ON Christina Gabriel’s island home of Samoa there are still telltale signs of a catastrophic tsunami that engulfed its shores almost 15 years ago.
Ms Gabriel remembers living on the eastern side of Upolu island when in September 2009 a rare double earthquake created waves up to 22 metres high that hit Samoa, American Samoa, and Tonga, killing almost 200 people and destroying villages.
Beneath the ocean surface, where food sources are so crucial to her nation’s way of life, recovery from the huge waves remains slow.
“The reefs were all washed out. There were completely no corals. We need assistance to replant and improve,” Ms Gabriel said.
A long way from home, the community leader has been tapping into the knowledge of fellow Indigenous leaders from Australia and the Pacific in a cultural exchange in Bundaberg, north of Brisbane, aimed at conserving and improving the health of reefs across the Pacific.
Australia has 16 Pacific island neighbours who are all on the frontline of climate change, which they declare is their single greatest existential threat.
The National Oceanic and Atmospheric Administration (NOAA) says coral reefs in the Pacific region are particularly vulnerable to a changing climate, disease, and human influence.
It has prompted Pacific leaders to work together to combat those challenges and develop a reef monitoring network with the assistance of the Australian Institute of Marine Science (AIMS).
“We need to improve because we hardly have the species that used to live in those areas,” Ms Gabriel said.
“We want to get more food for our people in the future.”
Papua New Guinea representative Naomi Longa is a co-director of the Sea Women of Melanesia, a group that trains women in PNG and Solomon Islands to help protect reef zones in their communities.
“We have a lot of challenges. Communities don’t understand graphs and figures,” Ms Longa said.
As part of the monitoring network, a digital tool developed by AIMS called ReefCloud allows Pacific countries to share data on their coral reefs in real time which speeds up monitoring and conservation efforts.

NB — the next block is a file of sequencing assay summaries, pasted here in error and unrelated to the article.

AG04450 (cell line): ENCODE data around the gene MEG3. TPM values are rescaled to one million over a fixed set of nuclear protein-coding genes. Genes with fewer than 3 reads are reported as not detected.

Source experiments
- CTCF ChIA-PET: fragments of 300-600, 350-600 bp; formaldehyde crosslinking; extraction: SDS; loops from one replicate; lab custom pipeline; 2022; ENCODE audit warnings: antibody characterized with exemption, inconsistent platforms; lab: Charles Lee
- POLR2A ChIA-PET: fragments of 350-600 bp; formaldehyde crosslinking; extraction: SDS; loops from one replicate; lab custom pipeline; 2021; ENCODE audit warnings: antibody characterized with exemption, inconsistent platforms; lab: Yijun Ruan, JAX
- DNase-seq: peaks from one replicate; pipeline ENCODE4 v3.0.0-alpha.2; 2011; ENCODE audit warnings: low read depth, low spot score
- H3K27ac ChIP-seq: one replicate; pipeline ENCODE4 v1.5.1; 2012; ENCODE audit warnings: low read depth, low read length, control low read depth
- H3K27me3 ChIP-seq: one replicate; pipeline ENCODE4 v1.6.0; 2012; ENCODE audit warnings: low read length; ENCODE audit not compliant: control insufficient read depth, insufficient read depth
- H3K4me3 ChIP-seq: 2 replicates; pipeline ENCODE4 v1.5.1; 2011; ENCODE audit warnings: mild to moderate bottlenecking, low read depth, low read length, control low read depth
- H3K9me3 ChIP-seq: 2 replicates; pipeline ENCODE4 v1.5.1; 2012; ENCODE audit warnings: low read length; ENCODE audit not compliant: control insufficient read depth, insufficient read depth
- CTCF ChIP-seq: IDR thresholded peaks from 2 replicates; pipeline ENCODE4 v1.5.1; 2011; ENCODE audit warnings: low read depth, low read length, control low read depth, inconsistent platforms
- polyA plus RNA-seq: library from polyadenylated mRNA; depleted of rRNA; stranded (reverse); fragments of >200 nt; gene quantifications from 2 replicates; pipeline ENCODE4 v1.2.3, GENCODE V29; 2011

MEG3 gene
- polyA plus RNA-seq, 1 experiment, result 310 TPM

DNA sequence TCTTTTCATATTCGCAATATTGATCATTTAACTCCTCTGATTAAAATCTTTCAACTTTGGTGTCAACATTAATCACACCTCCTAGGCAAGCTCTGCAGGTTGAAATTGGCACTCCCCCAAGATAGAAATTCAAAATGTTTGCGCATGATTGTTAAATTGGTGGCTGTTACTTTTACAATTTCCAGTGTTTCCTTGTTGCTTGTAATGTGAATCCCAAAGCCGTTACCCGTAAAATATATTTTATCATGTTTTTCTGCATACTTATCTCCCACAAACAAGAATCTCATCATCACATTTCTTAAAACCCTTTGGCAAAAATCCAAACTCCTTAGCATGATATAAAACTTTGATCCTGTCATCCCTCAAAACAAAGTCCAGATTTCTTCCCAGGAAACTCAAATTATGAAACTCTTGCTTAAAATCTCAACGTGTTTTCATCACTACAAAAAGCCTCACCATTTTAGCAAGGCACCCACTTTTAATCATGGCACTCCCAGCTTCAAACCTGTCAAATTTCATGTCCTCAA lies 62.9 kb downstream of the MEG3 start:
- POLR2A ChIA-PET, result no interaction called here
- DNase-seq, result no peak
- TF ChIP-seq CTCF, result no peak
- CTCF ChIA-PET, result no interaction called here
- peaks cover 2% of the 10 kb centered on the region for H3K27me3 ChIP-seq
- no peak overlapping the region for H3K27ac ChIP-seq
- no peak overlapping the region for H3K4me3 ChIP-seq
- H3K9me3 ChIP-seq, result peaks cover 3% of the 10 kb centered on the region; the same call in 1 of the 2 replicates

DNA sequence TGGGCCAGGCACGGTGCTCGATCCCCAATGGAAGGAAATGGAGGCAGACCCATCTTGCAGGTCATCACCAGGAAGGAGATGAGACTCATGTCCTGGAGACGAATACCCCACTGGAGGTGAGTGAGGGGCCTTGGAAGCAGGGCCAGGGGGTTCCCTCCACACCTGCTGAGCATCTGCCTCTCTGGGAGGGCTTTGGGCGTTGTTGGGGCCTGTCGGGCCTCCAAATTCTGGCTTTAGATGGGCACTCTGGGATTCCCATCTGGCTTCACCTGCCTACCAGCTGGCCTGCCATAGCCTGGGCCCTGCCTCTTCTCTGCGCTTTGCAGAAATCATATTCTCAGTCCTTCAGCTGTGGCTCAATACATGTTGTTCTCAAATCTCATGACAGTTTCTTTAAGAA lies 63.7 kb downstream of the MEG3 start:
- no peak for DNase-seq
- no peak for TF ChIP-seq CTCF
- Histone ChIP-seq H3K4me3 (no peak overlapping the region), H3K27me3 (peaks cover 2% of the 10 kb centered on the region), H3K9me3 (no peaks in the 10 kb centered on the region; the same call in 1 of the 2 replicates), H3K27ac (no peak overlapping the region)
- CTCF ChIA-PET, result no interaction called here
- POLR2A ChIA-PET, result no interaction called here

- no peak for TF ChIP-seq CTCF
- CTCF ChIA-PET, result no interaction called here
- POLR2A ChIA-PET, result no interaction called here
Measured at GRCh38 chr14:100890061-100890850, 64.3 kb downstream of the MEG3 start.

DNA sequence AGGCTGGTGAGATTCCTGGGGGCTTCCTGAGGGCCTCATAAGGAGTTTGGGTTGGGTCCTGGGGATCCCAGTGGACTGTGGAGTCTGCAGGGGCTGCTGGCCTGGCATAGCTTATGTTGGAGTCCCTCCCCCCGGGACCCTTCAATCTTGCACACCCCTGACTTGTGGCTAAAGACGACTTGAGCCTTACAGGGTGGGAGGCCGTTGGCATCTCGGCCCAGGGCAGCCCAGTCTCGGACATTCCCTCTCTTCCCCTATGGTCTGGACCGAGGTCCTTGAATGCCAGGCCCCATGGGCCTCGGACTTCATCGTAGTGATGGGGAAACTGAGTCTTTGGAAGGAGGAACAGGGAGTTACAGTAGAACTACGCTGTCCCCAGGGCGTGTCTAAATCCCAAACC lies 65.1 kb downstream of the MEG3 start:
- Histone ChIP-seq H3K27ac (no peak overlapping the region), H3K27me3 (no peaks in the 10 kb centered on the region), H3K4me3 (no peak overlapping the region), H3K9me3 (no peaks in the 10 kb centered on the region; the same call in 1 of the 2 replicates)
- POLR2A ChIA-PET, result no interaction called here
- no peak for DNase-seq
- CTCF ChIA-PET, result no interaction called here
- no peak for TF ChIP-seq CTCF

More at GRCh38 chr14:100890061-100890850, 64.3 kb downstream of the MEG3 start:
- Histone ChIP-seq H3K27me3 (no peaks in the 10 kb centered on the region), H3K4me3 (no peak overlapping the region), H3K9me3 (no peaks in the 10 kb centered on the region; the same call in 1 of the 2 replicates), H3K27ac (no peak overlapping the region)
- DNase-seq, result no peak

“We can have a dashboard [and] use that to relay the information to the communities,” Ms Longa said.
Balancing tradition and modern
AIMS scientist Yashika Nand said it was important to utilise traditional expertise in coral reef management.
“With climate change [there’s] so much disturbance, like too many cyclones, overfishing.
There is a lot of land-based activities that are affecting the resources,” Ms Nand said.
AIMS principal research scientist Dr Manuel Gonzalez-Rivero said the workshops in Australia and the Pacific were leading to exciting developments.
“What we’re trying to do is come up with recommendations about traditional knowledge — how do we manage that?” he said.
“But also, how do we pair that with new technologies to help save the coral reef?”
“The community can understand and know what’s happening out on the reef.”
‘Looking after our country’
Gidarjil Development Corporation ranger and Taribelang Bunda man Des Purcell sees the benefits of blending traditional knowledge with western science in reef projects around Queensland’s Wide Bay.
“There’s a lot of runoff in our area from local farming so we want to make sure that our water is healthy and our fish stocks are protected, [that] there’s seagrass for our turtles and dugongs,” he said.
For local Gurang elder Lola Tiger the cultural exchange was yielding good results.
“Our little part of the world is in good hands,” she said.
“The more we educate people, and the more people want to be educated, we will be in good hands. It’s very important that we save our planet.
- GRACE WHITESIDE is a news reporter for ABC Wide Bay based in Bundaberg.
The views expressed in this article belong to the author and do not necessarily reflect the views of this newspaper.